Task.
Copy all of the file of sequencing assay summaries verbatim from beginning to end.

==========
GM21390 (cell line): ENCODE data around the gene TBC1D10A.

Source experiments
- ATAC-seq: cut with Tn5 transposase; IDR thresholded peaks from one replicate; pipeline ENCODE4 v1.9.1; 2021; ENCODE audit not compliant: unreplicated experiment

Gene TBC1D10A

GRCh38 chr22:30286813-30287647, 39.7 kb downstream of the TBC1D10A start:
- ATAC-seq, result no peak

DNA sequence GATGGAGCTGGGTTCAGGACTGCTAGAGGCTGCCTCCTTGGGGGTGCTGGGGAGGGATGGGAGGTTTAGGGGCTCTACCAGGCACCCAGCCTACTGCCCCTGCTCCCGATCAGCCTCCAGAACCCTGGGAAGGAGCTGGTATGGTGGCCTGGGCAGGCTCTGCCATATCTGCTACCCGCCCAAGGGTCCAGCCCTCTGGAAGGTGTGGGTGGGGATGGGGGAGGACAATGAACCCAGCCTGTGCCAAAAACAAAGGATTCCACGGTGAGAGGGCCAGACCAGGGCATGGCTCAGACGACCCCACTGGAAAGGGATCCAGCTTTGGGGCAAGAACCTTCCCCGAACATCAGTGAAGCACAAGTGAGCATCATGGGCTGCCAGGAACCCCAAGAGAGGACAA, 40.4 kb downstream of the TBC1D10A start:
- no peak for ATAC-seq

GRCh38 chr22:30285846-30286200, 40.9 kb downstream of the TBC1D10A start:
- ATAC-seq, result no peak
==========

GM21390 (cell line): ENCODE data around the gene TBC1D10A.

Source experiments
- ATAC-seq: cut with Tn5 transposase; IDR thresholded peaks from one replicate; pipeline ENCODE4 v1.9.1; 2021; ENCODE audit not compliant: unreplicated experiment

Gene TBC1D10A

GRCh38 chr22:30286813-30287647, 39.7 kb downstream of the TBC1D10A start:
- ATAC-seq, result no peak

DNA sequence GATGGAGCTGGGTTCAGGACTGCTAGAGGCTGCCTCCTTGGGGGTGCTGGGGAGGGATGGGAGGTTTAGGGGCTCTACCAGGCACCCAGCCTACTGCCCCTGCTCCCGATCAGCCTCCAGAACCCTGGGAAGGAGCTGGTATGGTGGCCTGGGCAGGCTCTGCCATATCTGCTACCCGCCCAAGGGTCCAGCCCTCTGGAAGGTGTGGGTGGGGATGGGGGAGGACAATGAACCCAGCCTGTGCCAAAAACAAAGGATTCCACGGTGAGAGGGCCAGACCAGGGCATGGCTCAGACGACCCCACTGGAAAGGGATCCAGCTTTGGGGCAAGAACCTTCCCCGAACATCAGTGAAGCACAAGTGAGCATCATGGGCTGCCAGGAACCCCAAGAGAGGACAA, 40.4 kb downstream of the TBC1D10A start:
- no peak for ATAC-seq

GRCh38 chr22:30285846-30286200, 40.9 kb downstream of the TBC1D10A start:
- ATAC-seq, result no peak